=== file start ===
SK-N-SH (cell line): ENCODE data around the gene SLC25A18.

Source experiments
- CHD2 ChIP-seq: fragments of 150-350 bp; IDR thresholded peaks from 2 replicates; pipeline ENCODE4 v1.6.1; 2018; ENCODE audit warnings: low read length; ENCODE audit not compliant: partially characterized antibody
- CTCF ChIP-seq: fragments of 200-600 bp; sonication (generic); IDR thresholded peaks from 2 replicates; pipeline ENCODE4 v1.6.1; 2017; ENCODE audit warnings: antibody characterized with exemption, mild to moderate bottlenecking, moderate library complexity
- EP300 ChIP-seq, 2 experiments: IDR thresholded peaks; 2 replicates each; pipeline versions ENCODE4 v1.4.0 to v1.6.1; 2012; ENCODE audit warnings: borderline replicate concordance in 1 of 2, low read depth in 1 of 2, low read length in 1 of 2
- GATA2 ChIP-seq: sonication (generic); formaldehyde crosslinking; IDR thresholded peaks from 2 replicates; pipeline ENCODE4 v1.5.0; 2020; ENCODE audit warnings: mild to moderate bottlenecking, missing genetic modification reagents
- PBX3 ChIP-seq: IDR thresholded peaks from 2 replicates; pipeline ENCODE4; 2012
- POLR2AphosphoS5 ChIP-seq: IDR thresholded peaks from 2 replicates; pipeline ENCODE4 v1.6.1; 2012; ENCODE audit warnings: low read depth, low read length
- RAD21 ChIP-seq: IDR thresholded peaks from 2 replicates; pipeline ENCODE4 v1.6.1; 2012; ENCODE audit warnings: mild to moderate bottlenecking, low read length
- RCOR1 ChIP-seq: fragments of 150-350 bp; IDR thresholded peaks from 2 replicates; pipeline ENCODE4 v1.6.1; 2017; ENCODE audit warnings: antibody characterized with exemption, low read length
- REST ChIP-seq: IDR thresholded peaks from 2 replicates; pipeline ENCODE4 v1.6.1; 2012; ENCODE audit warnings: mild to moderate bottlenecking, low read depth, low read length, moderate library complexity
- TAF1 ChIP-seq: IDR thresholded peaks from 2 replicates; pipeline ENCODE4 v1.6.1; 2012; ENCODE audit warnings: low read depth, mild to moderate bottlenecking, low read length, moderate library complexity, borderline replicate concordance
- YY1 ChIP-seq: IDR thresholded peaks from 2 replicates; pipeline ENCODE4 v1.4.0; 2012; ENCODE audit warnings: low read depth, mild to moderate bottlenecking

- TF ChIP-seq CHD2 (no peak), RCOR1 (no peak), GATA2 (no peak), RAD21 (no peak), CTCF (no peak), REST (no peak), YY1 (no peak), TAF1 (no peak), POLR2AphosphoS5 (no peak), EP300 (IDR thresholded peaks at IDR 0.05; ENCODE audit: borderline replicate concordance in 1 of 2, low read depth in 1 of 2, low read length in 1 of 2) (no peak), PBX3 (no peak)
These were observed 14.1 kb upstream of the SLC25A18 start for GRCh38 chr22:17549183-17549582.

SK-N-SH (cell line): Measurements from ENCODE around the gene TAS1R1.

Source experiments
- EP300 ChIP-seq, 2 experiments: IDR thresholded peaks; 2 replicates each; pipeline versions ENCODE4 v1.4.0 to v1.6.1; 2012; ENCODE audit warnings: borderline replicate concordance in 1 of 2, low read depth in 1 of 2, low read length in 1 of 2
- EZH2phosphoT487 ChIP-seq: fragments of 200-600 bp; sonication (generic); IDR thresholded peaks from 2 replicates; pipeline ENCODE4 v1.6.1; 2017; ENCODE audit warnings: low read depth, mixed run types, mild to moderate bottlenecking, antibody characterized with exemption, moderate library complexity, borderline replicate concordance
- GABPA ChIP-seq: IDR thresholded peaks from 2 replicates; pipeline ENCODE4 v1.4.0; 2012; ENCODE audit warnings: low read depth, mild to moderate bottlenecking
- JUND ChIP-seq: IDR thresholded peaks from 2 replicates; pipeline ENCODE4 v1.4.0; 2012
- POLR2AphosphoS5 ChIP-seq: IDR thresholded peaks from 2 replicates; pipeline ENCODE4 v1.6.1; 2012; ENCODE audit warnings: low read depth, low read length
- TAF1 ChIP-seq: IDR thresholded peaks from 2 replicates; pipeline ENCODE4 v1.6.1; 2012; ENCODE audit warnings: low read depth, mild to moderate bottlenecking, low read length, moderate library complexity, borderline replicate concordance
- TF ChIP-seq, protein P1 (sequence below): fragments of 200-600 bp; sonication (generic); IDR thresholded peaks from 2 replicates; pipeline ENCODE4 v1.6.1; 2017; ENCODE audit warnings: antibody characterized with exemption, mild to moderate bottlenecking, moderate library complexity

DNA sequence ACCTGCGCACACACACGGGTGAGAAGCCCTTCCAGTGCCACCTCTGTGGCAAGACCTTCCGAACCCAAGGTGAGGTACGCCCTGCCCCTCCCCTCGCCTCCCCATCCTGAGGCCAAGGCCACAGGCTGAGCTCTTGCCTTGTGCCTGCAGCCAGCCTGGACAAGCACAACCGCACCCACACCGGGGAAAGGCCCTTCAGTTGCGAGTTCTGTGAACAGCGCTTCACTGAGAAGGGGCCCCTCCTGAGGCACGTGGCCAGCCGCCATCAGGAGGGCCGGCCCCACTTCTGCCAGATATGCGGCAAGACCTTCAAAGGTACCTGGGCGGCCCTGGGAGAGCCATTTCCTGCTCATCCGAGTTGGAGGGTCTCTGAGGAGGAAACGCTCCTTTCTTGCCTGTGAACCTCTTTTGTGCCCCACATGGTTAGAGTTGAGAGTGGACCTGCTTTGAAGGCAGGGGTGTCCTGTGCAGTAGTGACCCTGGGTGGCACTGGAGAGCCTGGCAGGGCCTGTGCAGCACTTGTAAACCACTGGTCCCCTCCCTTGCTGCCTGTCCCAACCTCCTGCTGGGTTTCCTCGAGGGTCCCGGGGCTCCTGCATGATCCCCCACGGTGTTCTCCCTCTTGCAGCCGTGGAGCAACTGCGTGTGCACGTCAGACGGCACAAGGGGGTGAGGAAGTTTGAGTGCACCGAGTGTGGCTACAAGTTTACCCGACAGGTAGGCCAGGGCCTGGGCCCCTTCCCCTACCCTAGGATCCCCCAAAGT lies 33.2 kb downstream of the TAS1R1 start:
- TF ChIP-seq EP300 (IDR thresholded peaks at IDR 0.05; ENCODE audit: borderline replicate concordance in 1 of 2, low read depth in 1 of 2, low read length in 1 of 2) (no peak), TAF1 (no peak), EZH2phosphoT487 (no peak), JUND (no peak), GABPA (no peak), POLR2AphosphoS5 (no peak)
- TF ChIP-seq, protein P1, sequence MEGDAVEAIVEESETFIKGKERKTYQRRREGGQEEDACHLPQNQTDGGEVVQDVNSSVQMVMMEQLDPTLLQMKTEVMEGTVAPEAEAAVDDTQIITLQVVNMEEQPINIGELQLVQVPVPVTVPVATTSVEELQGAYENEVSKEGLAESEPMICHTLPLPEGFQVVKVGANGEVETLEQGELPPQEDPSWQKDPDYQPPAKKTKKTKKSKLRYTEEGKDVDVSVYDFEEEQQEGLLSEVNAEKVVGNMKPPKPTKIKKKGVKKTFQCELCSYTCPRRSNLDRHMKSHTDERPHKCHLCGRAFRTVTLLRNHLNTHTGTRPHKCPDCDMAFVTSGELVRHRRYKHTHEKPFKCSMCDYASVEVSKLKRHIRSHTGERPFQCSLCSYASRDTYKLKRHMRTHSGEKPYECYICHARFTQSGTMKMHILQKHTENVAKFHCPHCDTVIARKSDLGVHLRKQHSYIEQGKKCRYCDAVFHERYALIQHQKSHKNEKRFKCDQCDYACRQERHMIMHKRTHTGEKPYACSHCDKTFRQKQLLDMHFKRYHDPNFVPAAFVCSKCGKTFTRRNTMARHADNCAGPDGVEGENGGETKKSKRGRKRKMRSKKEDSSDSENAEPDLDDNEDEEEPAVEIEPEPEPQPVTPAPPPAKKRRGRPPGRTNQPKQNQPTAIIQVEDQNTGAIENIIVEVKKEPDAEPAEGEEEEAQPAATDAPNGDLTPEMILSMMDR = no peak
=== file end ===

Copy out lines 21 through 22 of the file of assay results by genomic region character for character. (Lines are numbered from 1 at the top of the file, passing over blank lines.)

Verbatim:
- JUND ChIP-seq: IDR thresholded peaks from 2 replicates; pipeline ENCODE4 v1.4.0; 2012
- POLR2AphosphoS5 ChIP-seq: IDR thresholded peaks from 2 replicates; pipeline ENCODE4 v1.6.1; 2012; ENCODE audit warnings: low read depth, low read length